World economys prospects look bleak owing to Covid-19 outbreak and Donald Trumps trade policy
At the start of this year, things seemed to be looking up for the global economy. True, growth had slowed a bit in 2019: from 2.9% to 2.3% in the US and from 3.6% to 2.9% globally. Still, there had been no recession and as recently as January, the International Monetary Fund projected a global growth rebound in 2020. The new coronavirus, Covid-19, has changed all of that.
Early predictions about Covid-19s economic impact were reassuring. Similar epidemics such as the 2003 outbreak of severe acute respiratory syndrome (Sars), another China-born coronavirus did little damage globally. At the country level, GDP growth took a hit but quickly bounced back, as consumers released pent-up demand and firms rushed to fill back orders and restock inventories.
It is becoming increasingly clear, however, that this new coronavirus is likely to do much more damage than Sars. Not only has Covid-19 already caused more deaths than its predecessor; its economic consequences are likely to be compounded by unfavourable conditions beginning with Chinas increased economic vulnerability.
Chinas economy has grown significantly more slowly in the last decade than it did previously. Of course, after decades of double-digit growth, that was to be expected and China has managed to avoid a hard landing. But Chinese banks hold large amounts of non-performing loans a source of major risks.
As the Covid-19 outbreak disrupts economic activity owing partly to the unprecedented quarantining of huge subsets of the population there is reason to expect a sharp slowdown this year, with growth falling significantly below last years official rate of 6.1%. During the recent meeting of G20 finance ministers, the IMF downgraded its growth forecast for China to 5.6% for 2020 its lowest level since 1990.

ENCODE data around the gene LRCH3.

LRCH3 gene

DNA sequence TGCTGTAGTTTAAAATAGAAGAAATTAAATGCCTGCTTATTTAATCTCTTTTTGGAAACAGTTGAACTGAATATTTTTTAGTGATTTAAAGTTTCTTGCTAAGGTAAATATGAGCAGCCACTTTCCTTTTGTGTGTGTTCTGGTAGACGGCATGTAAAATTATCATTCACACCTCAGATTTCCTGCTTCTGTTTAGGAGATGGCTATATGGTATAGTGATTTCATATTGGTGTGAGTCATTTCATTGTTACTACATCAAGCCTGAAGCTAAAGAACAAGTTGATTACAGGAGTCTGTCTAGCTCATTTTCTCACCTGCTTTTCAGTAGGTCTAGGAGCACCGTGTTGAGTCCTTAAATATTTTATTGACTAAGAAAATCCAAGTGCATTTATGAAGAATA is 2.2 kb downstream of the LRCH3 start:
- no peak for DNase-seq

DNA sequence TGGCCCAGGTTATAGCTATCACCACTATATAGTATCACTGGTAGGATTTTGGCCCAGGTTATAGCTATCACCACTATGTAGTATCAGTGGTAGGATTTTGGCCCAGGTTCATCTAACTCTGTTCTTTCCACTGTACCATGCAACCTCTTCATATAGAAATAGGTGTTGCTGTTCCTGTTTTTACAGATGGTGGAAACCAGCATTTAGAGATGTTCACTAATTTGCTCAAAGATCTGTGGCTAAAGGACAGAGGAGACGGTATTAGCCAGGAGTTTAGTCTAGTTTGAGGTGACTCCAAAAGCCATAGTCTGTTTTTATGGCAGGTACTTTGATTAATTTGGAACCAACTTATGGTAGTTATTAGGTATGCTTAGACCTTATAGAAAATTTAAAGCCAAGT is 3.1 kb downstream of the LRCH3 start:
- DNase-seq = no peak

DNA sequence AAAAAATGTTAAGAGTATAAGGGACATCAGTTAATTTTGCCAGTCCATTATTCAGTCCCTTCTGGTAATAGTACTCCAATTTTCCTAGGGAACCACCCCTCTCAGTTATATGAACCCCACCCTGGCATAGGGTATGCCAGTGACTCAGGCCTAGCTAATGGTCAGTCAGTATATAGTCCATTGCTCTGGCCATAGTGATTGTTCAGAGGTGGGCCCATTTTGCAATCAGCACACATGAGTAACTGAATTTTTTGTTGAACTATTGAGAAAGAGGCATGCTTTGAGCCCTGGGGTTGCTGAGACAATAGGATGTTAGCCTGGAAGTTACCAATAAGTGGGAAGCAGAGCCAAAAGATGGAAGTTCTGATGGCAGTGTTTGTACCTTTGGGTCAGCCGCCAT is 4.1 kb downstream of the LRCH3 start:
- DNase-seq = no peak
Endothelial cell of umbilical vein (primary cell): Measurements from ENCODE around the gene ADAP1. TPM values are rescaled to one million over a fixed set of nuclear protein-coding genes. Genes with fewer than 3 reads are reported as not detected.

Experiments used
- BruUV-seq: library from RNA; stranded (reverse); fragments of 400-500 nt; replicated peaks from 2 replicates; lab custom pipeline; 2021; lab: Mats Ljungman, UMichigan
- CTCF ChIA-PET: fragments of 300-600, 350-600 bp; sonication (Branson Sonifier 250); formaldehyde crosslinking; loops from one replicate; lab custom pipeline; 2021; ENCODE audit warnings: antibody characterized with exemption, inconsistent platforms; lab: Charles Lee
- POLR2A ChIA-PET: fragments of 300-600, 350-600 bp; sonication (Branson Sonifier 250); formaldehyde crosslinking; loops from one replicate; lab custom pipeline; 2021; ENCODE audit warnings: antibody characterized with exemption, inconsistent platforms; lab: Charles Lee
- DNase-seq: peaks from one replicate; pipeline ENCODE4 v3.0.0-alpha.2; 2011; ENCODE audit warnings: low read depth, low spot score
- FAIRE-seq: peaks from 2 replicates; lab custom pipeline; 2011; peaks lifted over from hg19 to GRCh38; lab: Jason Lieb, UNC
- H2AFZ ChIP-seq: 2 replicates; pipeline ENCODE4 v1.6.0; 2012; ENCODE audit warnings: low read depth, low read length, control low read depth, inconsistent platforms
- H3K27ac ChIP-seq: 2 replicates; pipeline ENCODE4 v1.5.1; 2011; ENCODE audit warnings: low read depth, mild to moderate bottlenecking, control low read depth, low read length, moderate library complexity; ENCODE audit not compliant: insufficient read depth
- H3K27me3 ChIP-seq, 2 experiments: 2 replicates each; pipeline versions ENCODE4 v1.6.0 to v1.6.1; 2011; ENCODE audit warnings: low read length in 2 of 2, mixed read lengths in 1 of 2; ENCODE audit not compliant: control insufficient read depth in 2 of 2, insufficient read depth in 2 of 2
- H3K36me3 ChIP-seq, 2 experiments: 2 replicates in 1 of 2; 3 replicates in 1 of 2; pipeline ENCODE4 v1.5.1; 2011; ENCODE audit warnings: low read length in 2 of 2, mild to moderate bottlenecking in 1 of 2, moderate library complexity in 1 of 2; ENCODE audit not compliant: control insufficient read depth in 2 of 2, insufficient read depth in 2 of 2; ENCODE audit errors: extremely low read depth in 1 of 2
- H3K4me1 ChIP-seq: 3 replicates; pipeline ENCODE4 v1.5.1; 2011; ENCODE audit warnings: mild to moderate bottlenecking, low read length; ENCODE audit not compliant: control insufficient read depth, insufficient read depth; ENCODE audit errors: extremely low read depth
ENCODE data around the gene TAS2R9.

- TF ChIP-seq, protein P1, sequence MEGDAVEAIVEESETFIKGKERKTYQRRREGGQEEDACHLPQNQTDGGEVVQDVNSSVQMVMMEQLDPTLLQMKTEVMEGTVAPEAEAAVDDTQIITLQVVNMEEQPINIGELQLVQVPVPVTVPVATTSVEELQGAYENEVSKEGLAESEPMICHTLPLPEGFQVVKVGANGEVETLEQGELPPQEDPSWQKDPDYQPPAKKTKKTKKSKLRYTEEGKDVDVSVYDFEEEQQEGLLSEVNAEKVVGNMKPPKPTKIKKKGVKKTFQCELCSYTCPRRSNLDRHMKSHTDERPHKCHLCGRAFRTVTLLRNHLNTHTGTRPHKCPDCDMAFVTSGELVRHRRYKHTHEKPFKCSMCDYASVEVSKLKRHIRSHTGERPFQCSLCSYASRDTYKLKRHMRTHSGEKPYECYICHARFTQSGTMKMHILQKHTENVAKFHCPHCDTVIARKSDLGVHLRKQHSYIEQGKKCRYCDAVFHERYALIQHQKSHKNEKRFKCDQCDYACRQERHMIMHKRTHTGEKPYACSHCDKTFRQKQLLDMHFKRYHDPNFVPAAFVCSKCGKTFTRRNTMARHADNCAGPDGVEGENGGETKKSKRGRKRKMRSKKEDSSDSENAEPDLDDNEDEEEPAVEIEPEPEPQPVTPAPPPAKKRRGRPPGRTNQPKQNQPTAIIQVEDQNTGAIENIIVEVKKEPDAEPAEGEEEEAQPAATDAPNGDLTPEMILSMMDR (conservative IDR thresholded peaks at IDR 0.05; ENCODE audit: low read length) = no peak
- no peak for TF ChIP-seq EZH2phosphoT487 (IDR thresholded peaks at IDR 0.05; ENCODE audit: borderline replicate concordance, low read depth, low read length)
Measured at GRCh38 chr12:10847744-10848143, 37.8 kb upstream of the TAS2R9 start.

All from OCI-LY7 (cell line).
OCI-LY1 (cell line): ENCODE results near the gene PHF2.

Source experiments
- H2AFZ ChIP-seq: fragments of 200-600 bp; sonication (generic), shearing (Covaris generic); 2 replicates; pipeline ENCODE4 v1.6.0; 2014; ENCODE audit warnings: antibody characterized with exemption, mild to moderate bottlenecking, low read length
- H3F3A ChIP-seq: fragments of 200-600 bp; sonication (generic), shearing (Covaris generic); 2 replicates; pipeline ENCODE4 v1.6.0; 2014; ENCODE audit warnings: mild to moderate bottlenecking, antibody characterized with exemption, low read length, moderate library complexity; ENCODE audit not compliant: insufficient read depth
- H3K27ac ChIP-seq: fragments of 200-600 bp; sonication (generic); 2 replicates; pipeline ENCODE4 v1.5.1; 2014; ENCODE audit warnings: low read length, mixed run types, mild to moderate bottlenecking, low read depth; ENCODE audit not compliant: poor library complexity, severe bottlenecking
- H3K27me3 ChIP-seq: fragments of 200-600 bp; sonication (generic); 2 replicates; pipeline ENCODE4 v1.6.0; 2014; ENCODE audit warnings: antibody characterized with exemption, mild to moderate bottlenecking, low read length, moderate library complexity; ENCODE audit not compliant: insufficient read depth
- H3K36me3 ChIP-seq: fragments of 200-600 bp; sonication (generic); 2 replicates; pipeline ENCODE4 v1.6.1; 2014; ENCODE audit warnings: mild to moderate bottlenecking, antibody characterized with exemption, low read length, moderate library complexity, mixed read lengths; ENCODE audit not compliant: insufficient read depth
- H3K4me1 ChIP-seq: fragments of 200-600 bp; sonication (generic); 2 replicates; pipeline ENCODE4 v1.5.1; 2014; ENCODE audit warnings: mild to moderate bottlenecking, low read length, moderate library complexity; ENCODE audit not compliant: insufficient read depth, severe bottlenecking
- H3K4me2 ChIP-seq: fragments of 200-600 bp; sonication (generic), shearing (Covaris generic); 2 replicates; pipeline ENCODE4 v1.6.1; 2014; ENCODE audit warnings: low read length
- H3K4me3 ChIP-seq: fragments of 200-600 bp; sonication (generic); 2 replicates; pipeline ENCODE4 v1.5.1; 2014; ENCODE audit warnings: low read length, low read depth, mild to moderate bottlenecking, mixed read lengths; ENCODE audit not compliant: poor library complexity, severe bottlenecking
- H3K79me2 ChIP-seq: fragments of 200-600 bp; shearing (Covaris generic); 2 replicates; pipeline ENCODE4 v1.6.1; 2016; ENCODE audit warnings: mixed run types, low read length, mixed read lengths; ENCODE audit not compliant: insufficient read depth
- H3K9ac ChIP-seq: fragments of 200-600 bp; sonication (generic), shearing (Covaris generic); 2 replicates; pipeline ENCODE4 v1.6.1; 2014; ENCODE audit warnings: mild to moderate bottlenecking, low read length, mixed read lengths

This could hinder global growth considerably because the world economy is more dependent on China than ever. In 2003, China constituted only 4% of global GDP; today, that figure stands at 17% (at current exchange rates).
Moreover, because China is a global supply-chain hub, disruptions there undermine output elsewhere. Commodity exporters including Australia, and most of Africa, Latin Americaand the Middle East are likely to be affected the most, as China tends to be their largest customer. But all of Chinas major trading partners are vulnerable.
For example, Japans economy already contracted at an annualised rate of 6.3% in the fourth quarter of 2019, owing to last Octobers consumption-tax increase. Add to that the loss of trade with China, and a recession defined as two consecutive quarters of shrinking GDP now seems likely.
European manufacturing could also suffer considerably. Europe is more dependent on trade than, say, the US and is linked even more extensively to China through a web of supply chains. While Germany narrowly escaped recession last year, it may not be so lucky this year, especially if it fails to undertake some fiscal expansion. As for the UK, Brexit may finally have the long-feared economic consequences.